Two stories in The Washington Post yesterday really grabbed my attention. One was about the growing popularity of pot use and the other was about women’s footwear as an economic barometer.
The popularity of marijuana in the DC metro area goes way beyond medical use. According to this story by Paul Schwartzman and Annys Shin, “Washingtonians' fondness for weed is among the strongest in the country -- and growing.”
“The popular image of the nation's capital leans toward the straight and narrow, a town of over-achieving, button-down bureaucrats, lawyers and lobbyists. But meander through any neighborhood from Congress Heights to Friendship Heights, and Washingtonians across race and class lines can be found lighting up.”
Meanwhile as the economy reached new lows women in the nation’s capital are taking to higher heels. According to this column by Petula Dvorak “nearly every McShoe store in America has its iteration of four-, five- or even six-inch heels.”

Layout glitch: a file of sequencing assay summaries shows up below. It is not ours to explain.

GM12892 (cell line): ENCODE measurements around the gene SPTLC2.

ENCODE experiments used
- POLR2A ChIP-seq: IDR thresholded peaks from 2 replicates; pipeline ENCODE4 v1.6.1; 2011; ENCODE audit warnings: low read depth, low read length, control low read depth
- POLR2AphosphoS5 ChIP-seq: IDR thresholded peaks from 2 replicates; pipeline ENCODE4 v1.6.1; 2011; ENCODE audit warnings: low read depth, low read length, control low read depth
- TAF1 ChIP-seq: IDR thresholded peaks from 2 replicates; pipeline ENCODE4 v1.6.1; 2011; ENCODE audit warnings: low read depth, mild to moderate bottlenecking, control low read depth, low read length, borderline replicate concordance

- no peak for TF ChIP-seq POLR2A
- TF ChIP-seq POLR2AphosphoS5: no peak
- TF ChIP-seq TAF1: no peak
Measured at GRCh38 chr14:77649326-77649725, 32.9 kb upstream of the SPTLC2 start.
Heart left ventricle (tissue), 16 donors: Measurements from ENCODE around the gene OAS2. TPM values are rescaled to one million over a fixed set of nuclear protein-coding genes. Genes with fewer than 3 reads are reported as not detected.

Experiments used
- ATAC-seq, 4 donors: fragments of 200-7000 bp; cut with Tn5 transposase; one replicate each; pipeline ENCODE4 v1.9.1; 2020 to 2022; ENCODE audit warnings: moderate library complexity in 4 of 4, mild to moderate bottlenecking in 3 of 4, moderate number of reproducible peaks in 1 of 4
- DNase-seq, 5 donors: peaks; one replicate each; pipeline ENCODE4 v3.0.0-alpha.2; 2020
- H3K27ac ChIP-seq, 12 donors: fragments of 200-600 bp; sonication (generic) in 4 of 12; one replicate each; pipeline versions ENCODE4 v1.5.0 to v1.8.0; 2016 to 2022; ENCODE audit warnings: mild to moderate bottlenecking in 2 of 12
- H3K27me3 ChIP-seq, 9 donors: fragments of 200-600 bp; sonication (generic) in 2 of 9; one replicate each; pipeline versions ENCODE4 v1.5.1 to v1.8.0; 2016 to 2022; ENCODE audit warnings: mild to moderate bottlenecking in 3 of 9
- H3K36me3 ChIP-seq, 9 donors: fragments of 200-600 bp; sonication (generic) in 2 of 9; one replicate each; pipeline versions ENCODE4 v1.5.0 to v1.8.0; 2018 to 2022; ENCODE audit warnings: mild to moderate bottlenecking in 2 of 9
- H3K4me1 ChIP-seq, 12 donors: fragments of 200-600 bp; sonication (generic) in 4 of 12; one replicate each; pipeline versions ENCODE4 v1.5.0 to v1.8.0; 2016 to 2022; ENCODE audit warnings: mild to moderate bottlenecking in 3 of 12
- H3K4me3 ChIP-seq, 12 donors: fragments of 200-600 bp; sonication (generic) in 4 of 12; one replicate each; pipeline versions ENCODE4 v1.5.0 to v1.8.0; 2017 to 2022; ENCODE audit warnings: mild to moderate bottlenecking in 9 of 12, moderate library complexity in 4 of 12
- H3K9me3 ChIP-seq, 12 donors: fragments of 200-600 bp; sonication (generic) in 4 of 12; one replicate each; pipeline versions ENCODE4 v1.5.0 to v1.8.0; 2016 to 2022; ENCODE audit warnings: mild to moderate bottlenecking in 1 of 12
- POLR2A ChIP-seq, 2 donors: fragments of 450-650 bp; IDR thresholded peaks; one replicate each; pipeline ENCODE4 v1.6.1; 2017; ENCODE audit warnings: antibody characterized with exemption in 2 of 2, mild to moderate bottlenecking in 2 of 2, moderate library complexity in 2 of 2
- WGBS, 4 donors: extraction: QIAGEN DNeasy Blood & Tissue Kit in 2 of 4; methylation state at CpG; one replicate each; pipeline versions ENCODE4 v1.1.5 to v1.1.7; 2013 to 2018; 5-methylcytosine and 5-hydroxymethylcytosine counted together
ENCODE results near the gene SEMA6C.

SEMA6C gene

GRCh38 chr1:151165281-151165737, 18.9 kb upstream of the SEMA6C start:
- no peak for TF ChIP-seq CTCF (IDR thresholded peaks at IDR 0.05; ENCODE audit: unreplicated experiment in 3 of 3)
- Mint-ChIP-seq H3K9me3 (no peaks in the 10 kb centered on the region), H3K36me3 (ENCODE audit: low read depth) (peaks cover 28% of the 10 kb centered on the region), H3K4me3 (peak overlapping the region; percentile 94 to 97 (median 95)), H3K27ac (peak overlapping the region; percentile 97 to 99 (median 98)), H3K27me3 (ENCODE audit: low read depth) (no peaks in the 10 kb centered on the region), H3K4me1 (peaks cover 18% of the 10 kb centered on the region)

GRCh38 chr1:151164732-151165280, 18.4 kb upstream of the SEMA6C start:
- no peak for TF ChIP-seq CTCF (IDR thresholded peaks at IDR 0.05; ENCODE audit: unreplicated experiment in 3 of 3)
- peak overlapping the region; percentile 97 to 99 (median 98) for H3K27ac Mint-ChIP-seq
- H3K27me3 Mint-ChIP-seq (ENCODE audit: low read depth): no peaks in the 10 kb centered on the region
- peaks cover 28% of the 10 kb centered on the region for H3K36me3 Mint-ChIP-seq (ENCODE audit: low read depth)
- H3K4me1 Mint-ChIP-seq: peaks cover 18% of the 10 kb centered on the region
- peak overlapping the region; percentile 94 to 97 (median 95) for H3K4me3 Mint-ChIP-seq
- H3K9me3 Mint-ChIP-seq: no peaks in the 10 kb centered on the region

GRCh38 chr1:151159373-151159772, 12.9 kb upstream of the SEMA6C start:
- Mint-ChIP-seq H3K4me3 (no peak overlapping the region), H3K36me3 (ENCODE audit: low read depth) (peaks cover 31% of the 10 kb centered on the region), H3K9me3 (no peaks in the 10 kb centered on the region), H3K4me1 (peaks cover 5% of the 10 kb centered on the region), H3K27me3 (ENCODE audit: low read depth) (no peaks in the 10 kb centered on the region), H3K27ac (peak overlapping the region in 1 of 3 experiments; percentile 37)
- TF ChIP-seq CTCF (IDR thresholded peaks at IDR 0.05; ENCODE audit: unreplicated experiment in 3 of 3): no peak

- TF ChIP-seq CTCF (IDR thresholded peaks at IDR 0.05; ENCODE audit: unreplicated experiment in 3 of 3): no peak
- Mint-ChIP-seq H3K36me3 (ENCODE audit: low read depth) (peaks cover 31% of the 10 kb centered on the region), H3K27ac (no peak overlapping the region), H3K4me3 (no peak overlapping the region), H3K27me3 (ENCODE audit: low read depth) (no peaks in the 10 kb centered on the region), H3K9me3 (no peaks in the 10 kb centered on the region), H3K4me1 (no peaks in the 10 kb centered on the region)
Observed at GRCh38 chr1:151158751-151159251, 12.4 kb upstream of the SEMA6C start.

“As the Dow drops, the heel rises. The Great Depression had its high-heel backlash against the flapper's dancing shoes; the 1970s oil crisis had the return of the platform. But if heel heights are a leading economic indicator, we have a long way to go toward a recovery.”
On the other hand, if you happen to be a podiatrist, times couldn’t be better
“During the first heat wave of the spring, podiatrist Howard Osterman looked down at the shoes around him as he rode the Metro Red Line into work and knew that his practice was going to have a very good year.
Sky-high espadrilles. Platforms. Stilettos. Wedges. A podiatrist, standing in his sensible, orthopedic shoes, in a forest of gazelles. "
Talk about the agony of defeet!
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